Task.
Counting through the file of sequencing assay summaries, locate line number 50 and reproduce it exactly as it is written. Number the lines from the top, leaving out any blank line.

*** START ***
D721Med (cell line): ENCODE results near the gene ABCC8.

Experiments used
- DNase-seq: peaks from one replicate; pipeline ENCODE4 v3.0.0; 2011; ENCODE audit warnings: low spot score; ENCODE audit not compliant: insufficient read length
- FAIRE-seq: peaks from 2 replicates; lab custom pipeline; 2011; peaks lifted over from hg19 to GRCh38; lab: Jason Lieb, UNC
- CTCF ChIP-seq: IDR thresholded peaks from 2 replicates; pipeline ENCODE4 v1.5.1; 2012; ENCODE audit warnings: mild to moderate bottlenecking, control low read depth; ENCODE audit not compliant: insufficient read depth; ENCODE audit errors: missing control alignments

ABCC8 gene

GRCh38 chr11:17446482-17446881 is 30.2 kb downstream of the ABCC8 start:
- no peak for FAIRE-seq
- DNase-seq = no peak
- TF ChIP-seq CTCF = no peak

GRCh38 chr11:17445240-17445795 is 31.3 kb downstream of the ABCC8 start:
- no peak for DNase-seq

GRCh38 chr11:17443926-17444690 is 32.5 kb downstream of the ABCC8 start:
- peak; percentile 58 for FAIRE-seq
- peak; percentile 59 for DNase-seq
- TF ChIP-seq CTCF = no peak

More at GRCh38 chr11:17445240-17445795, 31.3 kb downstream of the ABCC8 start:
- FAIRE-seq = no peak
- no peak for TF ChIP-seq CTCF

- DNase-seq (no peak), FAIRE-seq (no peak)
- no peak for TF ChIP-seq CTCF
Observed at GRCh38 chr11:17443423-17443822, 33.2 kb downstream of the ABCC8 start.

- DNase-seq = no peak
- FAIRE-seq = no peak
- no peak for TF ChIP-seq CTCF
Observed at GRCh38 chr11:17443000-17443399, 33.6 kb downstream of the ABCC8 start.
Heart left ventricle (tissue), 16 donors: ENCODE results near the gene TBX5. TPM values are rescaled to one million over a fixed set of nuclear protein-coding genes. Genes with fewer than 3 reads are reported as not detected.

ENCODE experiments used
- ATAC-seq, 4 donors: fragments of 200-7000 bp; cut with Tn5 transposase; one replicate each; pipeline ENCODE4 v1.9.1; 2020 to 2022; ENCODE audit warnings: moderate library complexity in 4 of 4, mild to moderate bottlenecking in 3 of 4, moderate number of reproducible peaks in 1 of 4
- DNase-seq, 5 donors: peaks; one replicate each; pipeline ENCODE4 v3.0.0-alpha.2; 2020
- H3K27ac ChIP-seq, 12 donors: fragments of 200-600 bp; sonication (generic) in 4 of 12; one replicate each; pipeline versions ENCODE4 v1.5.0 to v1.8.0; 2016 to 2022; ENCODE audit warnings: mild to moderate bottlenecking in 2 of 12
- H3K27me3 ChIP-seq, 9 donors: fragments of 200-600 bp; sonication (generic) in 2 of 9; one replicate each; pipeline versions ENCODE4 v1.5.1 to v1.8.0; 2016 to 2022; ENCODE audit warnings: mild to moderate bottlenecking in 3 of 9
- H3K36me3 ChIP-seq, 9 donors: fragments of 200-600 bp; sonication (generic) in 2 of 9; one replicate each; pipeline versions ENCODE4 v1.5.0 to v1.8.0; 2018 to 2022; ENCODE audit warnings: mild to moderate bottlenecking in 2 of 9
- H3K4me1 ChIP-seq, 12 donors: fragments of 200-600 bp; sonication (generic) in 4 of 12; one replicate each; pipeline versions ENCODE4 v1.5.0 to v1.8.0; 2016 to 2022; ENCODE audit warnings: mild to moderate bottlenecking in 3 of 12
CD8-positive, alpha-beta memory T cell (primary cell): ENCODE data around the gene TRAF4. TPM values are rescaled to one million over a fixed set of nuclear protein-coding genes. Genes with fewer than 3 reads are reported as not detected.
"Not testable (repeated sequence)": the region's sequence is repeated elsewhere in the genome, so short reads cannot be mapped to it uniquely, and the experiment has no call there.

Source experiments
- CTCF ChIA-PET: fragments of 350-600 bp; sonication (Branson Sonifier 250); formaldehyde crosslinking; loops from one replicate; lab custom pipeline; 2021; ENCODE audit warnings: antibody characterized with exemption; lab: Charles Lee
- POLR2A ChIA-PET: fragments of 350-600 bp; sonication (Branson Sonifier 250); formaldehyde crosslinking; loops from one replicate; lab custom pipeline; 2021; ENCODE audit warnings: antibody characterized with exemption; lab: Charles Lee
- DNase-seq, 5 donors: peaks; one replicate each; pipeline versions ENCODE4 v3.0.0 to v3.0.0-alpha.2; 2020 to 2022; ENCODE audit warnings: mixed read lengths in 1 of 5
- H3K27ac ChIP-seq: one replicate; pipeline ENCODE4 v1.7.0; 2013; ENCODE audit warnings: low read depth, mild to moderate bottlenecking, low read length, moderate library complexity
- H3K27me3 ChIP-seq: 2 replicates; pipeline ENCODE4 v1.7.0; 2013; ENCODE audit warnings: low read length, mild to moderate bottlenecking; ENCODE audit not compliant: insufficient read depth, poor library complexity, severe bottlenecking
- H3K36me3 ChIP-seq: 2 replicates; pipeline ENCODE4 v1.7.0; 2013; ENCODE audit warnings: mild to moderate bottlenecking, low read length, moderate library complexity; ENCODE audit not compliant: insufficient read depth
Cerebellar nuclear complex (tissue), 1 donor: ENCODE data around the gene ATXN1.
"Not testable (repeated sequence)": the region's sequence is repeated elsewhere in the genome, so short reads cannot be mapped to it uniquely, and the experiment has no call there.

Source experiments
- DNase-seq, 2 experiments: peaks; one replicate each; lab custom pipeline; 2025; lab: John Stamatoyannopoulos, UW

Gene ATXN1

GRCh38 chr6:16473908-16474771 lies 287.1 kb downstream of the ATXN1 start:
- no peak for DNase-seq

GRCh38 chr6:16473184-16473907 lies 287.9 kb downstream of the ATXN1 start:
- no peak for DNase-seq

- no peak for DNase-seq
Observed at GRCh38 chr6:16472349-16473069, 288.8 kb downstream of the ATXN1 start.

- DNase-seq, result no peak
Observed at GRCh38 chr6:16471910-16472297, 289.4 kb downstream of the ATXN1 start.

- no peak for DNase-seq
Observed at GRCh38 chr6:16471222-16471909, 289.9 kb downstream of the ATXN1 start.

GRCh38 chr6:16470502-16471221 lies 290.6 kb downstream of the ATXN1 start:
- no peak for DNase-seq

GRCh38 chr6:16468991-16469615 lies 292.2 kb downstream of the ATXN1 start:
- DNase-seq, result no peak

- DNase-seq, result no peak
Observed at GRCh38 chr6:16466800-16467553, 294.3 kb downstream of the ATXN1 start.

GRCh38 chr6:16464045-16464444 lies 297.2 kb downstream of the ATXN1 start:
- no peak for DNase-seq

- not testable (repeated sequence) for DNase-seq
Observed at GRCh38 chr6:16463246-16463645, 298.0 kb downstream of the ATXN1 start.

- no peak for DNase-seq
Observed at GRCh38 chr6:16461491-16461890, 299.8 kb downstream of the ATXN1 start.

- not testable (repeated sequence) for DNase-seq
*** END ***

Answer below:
- no peak for DNase-seq